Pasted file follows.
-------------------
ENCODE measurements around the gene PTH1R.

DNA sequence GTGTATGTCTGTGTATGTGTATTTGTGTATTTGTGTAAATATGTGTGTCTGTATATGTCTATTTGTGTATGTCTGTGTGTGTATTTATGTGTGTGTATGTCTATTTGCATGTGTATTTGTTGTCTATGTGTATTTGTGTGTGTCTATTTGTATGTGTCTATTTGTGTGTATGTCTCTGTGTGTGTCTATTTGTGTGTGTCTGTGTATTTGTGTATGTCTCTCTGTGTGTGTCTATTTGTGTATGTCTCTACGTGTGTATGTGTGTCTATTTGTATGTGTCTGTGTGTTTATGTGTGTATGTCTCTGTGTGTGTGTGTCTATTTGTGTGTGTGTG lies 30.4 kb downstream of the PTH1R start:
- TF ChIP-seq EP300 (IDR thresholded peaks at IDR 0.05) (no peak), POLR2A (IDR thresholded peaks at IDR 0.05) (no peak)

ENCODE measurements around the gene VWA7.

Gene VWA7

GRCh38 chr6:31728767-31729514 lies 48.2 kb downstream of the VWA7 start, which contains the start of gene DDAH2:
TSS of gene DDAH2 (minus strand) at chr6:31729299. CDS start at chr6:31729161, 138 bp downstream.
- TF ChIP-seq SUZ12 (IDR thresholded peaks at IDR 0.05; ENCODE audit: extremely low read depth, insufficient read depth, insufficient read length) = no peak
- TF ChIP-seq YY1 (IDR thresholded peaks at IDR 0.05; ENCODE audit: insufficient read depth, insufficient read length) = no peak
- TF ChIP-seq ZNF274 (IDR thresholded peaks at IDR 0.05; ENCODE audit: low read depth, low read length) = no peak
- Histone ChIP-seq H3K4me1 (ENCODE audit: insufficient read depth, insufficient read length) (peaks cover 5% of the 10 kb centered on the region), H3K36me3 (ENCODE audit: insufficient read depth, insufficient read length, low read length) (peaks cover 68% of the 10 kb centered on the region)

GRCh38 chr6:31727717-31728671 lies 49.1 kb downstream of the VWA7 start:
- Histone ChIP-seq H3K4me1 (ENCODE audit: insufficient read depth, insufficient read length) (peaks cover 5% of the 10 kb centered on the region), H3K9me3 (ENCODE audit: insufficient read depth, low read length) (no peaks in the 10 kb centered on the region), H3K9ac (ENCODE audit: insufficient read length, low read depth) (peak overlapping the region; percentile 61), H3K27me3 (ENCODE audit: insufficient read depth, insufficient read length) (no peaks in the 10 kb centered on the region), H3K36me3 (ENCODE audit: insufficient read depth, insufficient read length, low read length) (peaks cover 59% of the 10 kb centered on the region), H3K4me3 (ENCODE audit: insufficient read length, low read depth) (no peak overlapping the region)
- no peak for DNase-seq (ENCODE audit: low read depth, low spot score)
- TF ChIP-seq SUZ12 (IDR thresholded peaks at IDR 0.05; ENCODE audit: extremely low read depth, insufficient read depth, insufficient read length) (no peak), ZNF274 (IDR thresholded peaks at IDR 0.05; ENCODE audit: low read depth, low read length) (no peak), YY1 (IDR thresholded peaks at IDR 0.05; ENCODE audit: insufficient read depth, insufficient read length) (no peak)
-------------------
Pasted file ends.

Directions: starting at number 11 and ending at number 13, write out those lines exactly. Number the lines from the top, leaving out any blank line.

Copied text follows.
- Histone ChIP-seq H3K4me1 (ENCODE audit: insufficient read depth, insufficient read length) (peaks cover 5% of the 10 kb centered on the region), H3K36me3 (ENCODE audit: insufficient read depth, insufficient read length, low read length) (peaks cover 68% of the 10 kb centered on the region)

GRCh38 chr6:31727717-31728671 lies 49.1 kb downstream of the VWA7 start:
- Histone ChIP-seq H3K4me1 (ENCODE audit: insufficient read depth, insufficient read length) (peaks cover 5% of the 10 kb centered on the region), H3K9me3 (ENCODE audit: insufficient read depth, low read length) (no peaks in the 10 kb centered on the region), H3K9ac (ENCODE audit: insufficient read length, low read depth) (peak overlapping the region; percentile 61), H3K27me3 (ENCODE audit: insufficient read depth, insufficient read length) (no peaks in the 10 kb centered on the region), H3K36me3 (ENCODE audit: insufficient read depth, insufficient read length, low read length) (peaks cover 59% of the 10 kb centered on the region), H3K4me3 (ENCODE audit: insufficient read length, low read depth) (no peak overlapping the region)